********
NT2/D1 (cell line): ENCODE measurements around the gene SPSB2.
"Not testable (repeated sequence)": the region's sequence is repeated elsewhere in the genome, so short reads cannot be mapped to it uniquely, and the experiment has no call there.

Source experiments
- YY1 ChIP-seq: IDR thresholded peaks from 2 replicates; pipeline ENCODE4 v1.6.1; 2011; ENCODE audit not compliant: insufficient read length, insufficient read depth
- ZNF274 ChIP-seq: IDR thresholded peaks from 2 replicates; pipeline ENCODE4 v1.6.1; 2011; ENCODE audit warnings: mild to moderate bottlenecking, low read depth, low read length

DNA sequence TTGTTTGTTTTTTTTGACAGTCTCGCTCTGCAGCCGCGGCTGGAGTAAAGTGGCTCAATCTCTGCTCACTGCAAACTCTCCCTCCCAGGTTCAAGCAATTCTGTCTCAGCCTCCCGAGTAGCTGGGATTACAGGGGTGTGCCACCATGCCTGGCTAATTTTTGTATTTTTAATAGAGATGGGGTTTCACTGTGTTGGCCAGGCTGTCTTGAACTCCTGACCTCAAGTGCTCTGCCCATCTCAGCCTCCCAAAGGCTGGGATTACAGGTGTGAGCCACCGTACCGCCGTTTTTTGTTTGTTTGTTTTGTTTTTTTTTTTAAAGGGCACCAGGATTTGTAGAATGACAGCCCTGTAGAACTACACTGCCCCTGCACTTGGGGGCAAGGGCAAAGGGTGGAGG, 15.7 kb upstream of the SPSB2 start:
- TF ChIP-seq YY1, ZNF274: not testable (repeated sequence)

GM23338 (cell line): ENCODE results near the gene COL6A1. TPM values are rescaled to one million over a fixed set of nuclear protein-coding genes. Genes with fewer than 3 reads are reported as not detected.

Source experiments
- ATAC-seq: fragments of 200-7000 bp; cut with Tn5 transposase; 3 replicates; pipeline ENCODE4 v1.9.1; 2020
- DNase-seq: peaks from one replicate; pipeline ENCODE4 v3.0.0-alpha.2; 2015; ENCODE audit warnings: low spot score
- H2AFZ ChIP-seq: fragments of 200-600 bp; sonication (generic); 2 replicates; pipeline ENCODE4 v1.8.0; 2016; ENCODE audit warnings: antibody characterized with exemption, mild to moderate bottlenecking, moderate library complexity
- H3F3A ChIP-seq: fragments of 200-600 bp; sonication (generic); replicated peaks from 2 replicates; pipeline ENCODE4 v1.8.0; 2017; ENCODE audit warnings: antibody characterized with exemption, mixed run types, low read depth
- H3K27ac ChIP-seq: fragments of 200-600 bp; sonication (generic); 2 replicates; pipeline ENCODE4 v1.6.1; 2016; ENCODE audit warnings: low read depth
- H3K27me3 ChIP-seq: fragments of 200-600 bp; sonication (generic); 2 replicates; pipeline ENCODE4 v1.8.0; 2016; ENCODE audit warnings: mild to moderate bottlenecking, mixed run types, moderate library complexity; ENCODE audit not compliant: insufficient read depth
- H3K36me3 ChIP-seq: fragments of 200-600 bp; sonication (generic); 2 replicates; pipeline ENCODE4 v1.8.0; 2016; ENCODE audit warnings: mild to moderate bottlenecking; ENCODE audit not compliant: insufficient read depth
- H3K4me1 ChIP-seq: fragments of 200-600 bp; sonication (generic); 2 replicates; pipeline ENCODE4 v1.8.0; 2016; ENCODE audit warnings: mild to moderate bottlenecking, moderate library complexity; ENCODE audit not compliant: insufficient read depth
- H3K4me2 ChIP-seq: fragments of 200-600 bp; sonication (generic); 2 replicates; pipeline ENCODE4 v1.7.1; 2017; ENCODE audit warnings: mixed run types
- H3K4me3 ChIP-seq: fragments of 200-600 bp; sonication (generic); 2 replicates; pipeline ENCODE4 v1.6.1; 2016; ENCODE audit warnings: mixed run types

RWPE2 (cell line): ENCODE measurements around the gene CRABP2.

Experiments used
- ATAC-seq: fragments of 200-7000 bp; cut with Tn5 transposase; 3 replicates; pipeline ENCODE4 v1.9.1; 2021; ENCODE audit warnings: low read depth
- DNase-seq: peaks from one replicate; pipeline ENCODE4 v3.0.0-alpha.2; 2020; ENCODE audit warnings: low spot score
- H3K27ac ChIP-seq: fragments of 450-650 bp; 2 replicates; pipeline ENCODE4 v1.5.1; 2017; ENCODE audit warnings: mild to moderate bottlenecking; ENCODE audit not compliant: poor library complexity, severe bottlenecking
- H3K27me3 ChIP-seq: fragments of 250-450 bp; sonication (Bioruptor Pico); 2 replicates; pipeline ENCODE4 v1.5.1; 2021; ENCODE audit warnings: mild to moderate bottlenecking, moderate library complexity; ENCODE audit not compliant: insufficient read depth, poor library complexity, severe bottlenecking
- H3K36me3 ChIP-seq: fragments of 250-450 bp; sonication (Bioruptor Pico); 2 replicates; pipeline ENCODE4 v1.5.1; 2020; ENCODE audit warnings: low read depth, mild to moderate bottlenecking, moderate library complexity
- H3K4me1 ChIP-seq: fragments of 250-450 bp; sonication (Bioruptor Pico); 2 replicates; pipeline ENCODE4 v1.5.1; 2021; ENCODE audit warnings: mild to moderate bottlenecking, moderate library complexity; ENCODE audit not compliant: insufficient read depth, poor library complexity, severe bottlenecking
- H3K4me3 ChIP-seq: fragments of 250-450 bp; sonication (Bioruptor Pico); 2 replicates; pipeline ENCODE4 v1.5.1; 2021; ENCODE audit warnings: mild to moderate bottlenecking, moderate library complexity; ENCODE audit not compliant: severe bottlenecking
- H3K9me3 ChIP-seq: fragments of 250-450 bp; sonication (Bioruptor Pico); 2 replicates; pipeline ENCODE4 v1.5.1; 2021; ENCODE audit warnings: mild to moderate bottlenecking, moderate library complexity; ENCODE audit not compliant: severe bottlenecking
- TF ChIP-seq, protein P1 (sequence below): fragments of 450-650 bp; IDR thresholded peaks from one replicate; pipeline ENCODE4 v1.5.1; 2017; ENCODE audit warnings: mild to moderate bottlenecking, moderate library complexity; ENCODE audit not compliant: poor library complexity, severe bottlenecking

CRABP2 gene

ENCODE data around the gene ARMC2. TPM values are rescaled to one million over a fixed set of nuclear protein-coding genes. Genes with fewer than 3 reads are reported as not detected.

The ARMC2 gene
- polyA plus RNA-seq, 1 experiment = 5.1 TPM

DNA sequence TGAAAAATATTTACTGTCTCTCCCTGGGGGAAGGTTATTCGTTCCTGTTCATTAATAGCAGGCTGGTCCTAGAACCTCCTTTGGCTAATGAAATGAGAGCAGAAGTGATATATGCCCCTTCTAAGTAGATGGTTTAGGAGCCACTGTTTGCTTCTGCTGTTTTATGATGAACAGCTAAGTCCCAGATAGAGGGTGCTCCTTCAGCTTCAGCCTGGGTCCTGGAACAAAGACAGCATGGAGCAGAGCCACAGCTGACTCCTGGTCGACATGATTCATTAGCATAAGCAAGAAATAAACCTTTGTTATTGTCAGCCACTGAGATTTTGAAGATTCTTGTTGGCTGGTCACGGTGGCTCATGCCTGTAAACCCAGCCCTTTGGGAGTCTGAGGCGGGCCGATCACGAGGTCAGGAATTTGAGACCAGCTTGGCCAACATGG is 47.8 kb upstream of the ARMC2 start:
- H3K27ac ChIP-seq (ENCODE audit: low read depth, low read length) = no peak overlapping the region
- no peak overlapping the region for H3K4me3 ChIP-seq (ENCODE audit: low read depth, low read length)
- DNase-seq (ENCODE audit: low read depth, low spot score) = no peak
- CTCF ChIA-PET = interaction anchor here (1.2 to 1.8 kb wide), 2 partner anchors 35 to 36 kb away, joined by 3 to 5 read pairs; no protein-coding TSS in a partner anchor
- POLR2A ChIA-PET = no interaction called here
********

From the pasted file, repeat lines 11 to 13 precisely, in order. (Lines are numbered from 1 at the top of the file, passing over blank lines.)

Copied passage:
- DNase-seq: peaks from one replicate; pipeline ENCODE4 v3.0.0-alpha.2; 2015; ENCODE audit warnings: low spot score
- H2AFZ ChIP-seq: fragments of 200-600 bp; sonication (generic); 2 replicates; pipeline ENCODE4 v1.8.0; 2016; ENCODE audit warnings: antibody characterized with exemption, mild to moderate bottlenecking, moderate library complexity
- H3F3A ChIP-seq: fragments of 200-600 bp; sonication (generic); replicated peaks from 2 replicates; pipeline ENCODE4 v1.8.0; 2017; ENCODE audit warnings: antibody characterized with exemption, mixed run types, low read depth